Preparing a temporary mount of a leaf peel to show stomata


To prepare a temporary mount of a leaf peel to show stomata.

Materials Required

Leaf of Tradsscantia or periwinkle or balsam, slide, coverslip, forceps, needles, cotton cloth, brush, blotting paper, watch glass, blade, dropper, glycerine, safranin and compound microscope.


Stomata (singular: stoma) are tiny pores present on the surface of the leaves. Through they are found on both upper and lower epidermis of leaf but they are more in number on the lower epidermis. Each stoma is bounded by two kidney-shaped guard cells. These guard cells possess a nucleus and a number of chloroplasts. The walls of guard cells are differentially thickened and elastic, i.e. they are thickened on inner side and thinner and more elastic on outer side.

The opening and closing of stomata is operated by the change in the turgidity of guard cells. The stomata help in exchange of oxygen, carbon diodide and water vapour between atmosphere and plant.


  • Take a freshly plucked leaf, and remove the peel from its lower surface by tearing it.
  • Put the leaf peel in a watch glass containing water so that the peel does not dry.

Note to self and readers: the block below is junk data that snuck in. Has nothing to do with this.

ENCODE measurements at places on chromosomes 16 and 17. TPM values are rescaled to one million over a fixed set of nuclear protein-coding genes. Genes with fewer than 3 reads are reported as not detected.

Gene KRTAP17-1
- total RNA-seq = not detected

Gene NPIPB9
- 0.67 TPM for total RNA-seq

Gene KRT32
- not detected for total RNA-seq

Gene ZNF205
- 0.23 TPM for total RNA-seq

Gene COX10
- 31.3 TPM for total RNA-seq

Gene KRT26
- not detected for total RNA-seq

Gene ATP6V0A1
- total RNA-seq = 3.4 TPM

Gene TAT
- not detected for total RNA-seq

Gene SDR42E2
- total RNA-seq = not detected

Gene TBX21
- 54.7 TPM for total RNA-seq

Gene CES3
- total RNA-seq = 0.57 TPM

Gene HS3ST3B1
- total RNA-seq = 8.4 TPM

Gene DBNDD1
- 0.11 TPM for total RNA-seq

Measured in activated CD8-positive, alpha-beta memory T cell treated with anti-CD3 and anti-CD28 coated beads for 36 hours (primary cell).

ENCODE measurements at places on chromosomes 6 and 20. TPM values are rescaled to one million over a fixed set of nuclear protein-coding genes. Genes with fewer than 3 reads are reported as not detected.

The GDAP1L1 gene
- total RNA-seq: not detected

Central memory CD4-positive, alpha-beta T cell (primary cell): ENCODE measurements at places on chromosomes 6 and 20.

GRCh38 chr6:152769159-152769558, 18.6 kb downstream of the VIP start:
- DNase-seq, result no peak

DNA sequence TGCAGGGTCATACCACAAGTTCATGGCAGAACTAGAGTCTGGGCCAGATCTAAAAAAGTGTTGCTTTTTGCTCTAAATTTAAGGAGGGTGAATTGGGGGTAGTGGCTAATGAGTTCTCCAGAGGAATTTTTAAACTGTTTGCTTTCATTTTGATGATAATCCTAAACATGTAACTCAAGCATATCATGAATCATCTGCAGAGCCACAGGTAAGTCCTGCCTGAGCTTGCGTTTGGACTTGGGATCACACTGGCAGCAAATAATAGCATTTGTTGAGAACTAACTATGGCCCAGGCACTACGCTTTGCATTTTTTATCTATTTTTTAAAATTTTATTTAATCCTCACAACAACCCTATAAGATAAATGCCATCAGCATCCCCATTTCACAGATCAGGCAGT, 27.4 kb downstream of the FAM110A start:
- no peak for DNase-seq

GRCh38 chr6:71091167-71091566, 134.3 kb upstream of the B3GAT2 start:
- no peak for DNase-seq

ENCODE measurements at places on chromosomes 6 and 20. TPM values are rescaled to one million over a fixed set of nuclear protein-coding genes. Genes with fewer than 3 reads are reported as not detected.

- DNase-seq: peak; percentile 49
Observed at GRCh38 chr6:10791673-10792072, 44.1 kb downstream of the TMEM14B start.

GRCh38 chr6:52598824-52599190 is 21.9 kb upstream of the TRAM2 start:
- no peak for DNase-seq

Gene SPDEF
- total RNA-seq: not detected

• To the watch glass containing leaf peel, add 1-2 drops of safranin to stain the peel.
  • With the help of brush, place the leaf peel in the centre of a clean slide.
  • Put a drop of glycerine on the slide over the peel.
  • Now, with the help of a needle, gently place a coverslip over the peel.
  • Remove the excess glycerine with a blotting paper.
  • Observe the slide, first, under the lower magnification (i.e., 10 X) of a compound microscope and then, under the higher magnification (i.e., 45 X).


  • Epidermis or leaf peel consists of a number of cells which are irregular in outline and are arranged in single layer with no intercellular spaces.
  • Tiny pores called stomata are seen in the epidermal cells.
  • Each stoma consists of two kidney-shaped guard cells.
  • Each guard cell has a nucleus and many chloroplasts.


Minute apertures called stomata are seen in the temporary mount of leaf peel. Each stoma is enclosed by two kidney-shaped guard cells. These guard cells differ from other epidermal cells in having chloroplast.


  • Peel should be taken from freshly plucked leaf.
  • Peel should not be allowed to dry.
  • Leaf peel should not be over stained.
  • The slide should not be dirty.
  • Use a brush to transfer the leaf peel from watch glass to slide.
  • Peel should be placed in centre of slide.
  • Curling of peel should be avoided while placing it on slide.
  • The epidermal peel should be small in size.
  • Place the coverslip gently to avoid entry of air bubbles.
  • Excess stain and glycerine should be removed with blotting paper.

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